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Old 11-18-2019, 08:06 PM
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Default Self-Reported Changes in the Expanded Disability Status Scale (EDSS) Score after HSCT

NOVEMBER 13, 2019

Self-Reported Changes in the Expanded Disability Status Scale (EDSS) Score in Persons with Multiple Sclerosis after Autologous Stem Cell Transplants: Experience with the "Mexican Method"

Guillermo J. Ruiz-Arguelles, FRCP, MACP , Juan Carlos Olivares-Gazca, MD , Iván Murrieta-Álvarez, MD , Jesús Mauricio Olivares-Gazca, MD , Andres Leon-Peña, MD , Yahveth Cantero-Fortiz, MD , Elías Eugenio Gonzalez López, MD , Alejandro Ruiz-Argüelles, MD , Andres Gomez De Leon, MD , David Gomez-Almaguer, MD , Luisa Fernanda Sánchez-Valledor, MD , Yarely Itzayana García-Navarrete, MD , Antonio Cruz-Mora, MD , Guillermo J. Ruiz-Delgado, MD FACP

Blood (2019) 134 (Supplement_1): 2020.
https://doi.org/10.1182/blood-2019-123797

Background

Persons with multiple sclerosis (MS) are sometimes treated with high-dose immune suppressive or cytotoxic drugs and an autotransplant. Use of autotransplants may be substantially more common as many cases are not reported. Therapy-related mortality (TRM) has decreased to <2% because of less intensive pretransplant regimens and better subject selection. Trials have reported a greater proportion of subjects with no evidence of active disease in subjects receiving high-dose therapy and an autotransplant compared with controls. Recent autotransplants use less intensive pretransplant therapy with seemingly similar efficacy and fewer adverse events. Whether the autograft is needed for bone marrow recovery and/or efficacy is uncertain but unlikely to be tested in randomized trials. We previously reported autotransplants for several haematologic neoplasms can be done in an outpatient setting using refrigerated blood cells. We now report data from 739 subjects with MS receiving autotransplants in an outpatient setting using refrigerated blood cells.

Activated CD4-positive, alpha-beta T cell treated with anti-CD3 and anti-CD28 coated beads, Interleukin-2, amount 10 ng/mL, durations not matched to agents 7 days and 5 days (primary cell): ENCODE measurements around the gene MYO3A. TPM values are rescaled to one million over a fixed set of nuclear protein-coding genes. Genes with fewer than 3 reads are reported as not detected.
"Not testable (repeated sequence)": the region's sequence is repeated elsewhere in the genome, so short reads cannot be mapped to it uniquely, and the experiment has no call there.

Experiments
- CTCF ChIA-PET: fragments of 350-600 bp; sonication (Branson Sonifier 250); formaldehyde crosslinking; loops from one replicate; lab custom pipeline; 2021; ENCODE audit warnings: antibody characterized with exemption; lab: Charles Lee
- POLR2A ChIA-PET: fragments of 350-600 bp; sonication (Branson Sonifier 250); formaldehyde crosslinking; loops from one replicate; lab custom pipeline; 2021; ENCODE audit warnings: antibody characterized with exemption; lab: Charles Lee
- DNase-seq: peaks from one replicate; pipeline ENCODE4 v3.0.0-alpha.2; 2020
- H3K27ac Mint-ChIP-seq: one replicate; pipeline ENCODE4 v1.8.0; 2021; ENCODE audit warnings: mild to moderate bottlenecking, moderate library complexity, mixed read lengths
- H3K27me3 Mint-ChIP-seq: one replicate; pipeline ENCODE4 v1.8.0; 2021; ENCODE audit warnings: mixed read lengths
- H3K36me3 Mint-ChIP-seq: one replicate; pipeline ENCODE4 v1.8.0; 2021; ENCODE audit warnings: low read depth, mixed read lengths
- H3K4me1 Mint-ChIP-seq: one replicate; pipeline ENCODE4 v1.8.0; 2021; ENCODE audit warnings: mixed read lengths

Methods

After June 2015, 739 consecutive patients with MS were autografted in a single center using non-frozen peripheral blood stem cells, on an outpatient basis and conditioning with cyclophosphamide and rituximab. The protocol was registered in ClinicalTrials.gov identifier NCT02674217. Eligibility criteria included all the following: Karnofsky performance score >70%, extended Disability Status Scale (EDSS ≤8 in the 2 w pretransplant), CNS magnetic resonance image (MRI) ≤3 mo pretransplant, no prior bone marrow toxic drugs, normal heart, liver, lung and kidney function, ≥6 mo since exposure to immune suppressive drugs.

Results

495 females and 244 males were included; median age was 47 years. 310 patients presented with relapsing remitting MS (RRMS), 273 with secondary progressive (SPMS) and 156 with primary progressive (PPMS). All procedures were started on an outpatient basis and only 31 persons needed to be admitted to the hospital during the procedure. In order to obtain at least 1x106/Kg viable CD34 cells, one to three apheresis were performed (median 1). Total number of viable CD34+ cells infused ranged between 1 and 37.83 x106 / Kg (median 5.62). Patients recovered above 0.5 x109/L absolute granulocytes on day 8 (median, range 2-13), whereas platelet recovery above 20 x109/L on day 4 (median, range 0-10). Seven individuals required red blood cells and eight needed platelet transfusions.

There was one transplant related death and the 30-month overall survival of the patients is 99.9%. Patients with RRMS or PPMS had a significant drop in the EDSS before and 15-mo after the transplant, whereas patients with SPMS remained stable (A). The response rate (either drop or stabilization of the EDSS score) at 12 months was 78% for RRMS, 81% for PPMS and 73% for SPMS (B), whereas the relapse-free survival was 84% for all patients (92% for PPMS, 83% for RRMS and 81% for SPMS).

Conclusions

Changes in the EDSS score consonant with neurological improvement were observed in persons with all types of MS after HSCT employing the "Mexican method".
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